LIPSYTE, ROBERT MICHAEL (1938– ), U.S. sports journalist, columnist, novelist, and scriptwriter. Born in the Bronx to Sidney and Fanny, both teachers, Lipsyte grew up in Rego Park, Queens, and attended Forest Hills High School, but a Ford Foundation program allowed him to skip his senior year and enroll at Columbia University. He graduated in 1957 at the age of 19, and landed a job as a copy boy in the sports department of the New York Times. Lipsyte worked at the Times for 14 years – with a timeout to receive a master's degree from the Columbia School of Journalism in 1959 – becoming a sports reporter at 21 and then a sports columnist for the paper in 1966. During that time he also co-authored Nigger (1964) with the controversial comic and activist Dick Gregory; The Masculine Mystique (1966); and published an edited collection of his columns, Assignment: Sports (1970). Lipsyte's first and best-known novel for young people, The Contender (1967), won a children's book award, and Lipsyte abandoned his journalism career in 1971 after 544 columns to concentrate on writing novels. Lipsyte also worked as a freelance writer, television scriptwriter, journalism professor (Fairleigh Dickenson and New York University), radio commentator (National Public Radio, 1976–82), and columnist for the New York Post (1977), was a television sports essayist for CBS Sunday Morning (1982) and stayed with that network until moving to NBC in 1986. After leaving NBC in 1988, he hosted The Eleventh Hour on PBS (1989), winning an Emmy Award in 1990 for On-Camera Achievement, and was author of a television documentary series about sports. Lipsyte returned to the New York Times to write a sports column in 1991. Among his 16 books are Sports World: An American Dreamland (1975), Free to Be Muhammad Ali (1978), Jim Thorpe: Twentieth-Century Jock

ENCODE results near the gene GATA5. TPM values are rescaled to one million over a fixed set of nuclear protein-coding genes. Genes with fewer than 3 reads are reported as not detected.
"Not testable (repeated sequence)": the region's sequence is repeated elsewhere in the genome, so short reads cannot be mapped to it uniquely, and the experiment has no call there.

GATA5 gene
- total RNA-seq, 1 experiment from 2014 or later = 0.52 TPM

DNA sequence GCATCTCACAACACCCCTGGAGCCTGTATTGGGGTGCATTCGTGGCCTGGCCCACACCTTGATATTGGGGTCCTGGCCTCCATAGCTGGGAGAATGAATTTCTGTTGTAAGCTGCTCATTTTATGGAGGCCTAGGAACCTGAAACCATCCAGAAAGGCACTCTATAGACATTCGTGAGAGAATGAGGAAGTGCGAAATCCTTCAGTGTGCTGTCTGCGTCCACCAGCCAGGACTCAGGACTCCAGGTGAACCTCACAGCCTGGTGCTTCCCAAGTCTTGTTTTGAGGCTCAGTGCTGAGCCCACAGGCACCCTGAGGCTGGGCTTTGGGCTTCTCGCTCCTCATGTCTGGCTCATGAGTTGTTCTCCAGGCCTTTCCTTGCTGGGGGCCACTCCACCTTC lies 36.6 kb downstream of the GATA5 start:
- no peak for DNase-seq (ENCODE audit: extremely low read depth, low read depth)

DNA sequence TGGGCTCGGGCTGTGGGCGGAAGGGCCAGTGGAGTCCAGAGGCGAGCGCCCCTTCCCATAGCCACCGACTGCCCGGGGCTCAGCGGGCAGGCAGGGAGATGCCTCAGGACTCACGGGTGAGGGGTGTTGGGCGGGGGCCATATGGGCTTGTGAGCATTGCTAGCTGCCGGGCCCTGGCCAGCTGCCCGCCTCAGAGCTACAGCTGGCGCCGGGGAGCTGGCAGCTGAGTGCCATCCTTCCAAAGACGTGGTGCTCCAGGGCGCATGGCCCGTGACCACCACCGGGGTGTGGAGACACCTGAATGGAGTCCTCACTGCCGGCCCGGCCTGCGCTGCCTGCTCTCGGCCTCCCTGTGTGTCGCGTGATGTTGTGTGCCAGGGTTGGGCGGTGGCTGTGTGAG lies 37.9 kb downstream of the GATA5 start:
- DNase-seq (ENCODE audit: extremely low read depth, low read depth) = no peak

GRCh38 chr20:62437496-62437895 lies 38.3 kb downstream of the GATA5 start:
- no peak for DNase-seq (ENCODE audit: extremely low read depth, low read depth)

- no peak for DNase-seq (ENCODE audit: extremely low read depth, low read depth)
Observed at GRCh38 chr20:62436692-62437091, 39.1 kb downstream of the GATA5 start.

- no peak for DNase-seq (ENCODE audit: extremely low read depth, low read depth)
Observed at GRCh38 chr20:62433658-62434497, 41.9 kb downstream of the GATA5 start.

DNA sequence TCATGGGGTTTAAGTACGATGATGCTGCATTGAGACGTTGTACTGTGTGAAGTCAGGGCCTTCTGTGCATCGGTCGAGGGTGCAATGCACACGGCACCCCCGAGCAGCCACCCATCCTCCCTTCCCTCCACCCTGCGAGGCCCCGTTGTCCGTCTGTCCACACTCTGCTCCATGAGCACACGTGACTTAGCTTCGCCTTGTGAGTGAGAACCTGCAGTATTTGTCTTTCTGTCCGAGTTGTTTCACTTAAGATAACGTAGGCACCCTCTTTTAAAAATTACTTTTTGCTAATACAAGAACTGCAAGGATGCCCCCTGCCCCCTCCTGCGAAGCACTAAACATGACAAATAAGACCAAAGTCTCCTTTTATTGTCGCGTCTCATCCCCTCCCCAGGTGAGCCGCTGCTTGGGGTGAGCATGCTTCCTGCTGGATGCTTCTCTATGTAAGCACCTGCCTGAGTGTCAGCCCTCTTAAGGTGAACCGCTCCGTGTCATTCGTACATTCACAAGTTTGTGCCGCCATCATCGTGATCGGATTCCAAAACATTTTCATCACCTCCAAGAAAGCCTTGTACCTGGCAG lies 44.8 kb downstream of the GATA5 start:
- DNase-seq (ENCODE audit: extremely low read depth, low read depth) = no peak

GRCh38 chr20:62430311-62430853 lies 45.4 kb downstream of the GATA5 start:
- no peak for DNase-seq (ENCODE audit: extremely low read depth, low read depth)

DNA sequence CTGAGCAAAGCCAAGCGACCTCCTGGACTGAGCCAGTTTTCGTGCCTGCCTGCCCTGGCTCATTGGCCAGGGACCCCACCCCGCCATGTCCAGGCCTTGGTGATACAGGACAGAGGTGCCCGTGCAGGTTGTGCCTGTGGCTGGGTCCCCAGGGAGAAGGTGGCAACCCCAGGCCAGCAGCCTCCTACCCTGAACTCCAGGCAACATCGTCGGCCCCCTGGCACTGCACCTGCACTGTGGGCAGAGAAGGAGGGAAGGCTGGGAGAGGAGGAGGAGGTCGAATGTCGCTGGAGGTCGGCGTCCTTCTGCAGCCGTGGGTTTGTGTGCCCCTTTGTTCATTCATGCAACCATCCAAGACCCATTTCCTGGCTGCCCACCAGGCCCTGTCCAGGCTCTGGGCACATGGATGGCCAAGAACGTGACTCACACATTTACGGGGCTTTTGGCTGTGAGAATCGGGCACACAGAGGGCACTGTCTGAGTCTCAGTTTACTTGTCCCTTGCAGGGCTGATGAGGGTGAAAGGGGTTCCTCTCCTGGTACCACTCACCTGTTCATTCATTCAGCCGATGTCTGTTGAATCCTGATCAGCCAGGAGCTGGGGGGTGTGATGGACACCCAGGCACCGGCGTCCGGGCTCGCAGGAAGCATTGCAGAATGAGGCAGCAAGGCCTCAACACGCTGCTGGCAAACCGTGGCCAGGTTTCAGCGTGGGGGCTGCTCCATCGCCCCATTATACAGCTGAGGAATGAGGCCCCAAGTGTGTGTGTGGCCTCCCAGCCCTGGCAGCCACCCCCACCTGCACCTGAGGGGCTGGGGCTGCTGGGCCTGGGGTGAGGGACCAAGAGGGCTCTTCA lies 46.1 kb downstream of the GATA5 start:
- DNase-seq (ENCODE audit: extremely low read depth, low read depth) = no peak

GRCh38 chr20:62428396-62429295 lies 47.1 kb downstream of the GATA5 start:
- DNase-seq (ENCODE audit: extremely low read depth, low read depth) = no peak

Sources: Encyclopaedia Judaica. © 2008 The Gale Group. All Rights Reserved.